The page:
When I reflect on  these "treasures" available to me, I hunger to live up to them.  I don't want "wasted" years of captivity.  I wonder if the angels in heaven are envious of us, of our endless riches through Christ, and then they shake their heads in dismay when we ignore these gifts bought at such a great cost. 

Friday, June 10, 2011

I've been vaguely uneasy since school let out.  We have been busy. Everyone has been happy and well, but there's been an undercurrent of something amiss and today I think I know what it is.

My children are restless.

Gone are the routines that give structure to their day.  Our workload is drastically less and so is the "running around town getting things done."  I've been looking forward to it all year.  "Finally," I thought, "time to do all my projects, dig into the books I want to read, clear my head..."

Instead, I find myself appeasing them all day long.  Play dates, movies, ice cream, computer.  It is all fun and games and if there is any lag in the entertainment, well, they don't know what to do with themselves.  They crave but they don't know for what.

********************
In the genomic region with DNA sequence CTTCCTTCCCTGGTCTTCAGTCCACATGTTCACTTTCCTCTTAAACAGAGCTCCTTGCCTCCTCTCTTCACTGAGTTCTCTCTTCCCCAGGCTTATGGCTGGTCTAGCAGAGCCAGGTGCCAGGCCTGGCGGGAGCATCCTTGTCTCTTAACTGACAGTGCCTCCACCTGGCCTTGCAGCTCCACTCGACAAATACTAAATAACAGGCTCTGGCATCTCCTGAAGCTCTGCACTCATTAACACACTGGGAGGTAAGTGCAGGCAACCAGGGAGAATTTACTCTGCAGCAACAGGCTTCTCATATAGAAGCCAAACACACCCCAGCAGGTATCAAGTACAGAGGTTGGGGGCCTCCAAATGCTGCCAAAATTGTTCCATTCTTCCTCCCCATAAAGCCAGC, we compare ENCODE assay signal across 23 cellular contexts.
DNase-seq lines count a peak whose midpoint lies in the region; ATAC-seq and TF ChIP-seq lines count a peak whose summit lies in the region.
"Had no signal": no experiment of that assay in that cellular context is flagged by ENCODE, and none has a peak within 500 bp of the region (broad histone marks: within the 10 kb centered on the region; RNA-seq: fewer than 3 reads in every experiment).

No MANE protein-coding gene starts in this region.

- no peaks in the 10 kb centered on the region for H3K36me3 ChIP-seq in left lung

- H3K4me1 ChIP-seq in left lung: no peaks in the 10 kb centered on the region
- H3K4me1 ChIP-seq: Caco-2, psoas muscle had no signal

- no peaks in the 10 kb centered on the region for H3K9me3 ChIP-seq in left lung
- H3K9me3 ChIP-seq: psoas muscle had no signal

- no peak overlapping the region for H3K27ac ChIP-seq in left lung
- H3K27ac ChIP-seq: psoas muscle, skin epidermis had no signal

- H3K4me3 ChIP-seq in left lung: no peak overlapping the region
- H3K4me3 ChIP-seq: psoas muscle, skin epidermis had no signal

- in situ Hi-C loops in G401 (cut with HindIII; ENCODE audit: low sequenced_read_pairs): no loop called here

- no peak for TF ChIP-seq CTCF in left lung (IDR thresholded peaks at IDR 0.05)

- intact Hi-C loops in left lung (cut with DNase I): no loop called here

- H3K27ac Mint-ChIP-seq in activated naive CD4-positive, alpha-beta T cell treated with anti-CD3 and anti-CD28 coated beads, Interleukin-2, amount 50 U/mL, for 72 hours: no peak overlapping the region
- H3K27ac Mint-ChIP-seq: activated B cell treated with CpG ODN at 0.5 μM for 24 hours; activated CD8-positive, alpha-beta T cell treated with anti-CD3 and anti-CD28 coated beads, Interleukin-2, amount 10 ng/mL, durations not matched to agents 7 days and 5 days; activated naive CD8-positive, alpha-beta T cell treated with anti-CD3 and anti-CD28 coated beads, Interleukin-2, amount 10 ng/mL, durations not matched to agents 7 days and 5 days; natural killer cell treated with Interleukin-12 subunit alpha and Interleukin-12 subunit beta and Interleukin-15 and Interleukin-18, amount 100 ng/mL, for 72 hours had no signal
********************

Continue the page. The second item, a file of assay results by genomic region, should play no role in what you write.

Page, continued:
This has got to be a common problem today.  In the past, children worked.  They helped their family survive.  They had purpose.

Obviously, I know my children have purpose.  But do they know it?  Surely there is more to parenting than keeping them safe and entertained until 18, 21, 25? 

I think I've done a decent job parenting thus far.  I can pretty much guarantee that my children will grow up to be moral, law-abiding, productive citizens.  But I need to make a shift and go deeper.  It is time for them to start owning their faith and thinking about more important things than the Disney channel.

Those of you who have walked before me - I would love your ideas and insights.  Most parenting books address a child's behavior, but rarely address their heart.  I really want to look back on this summer as a time of sifting out some of the distractions.  Thank you!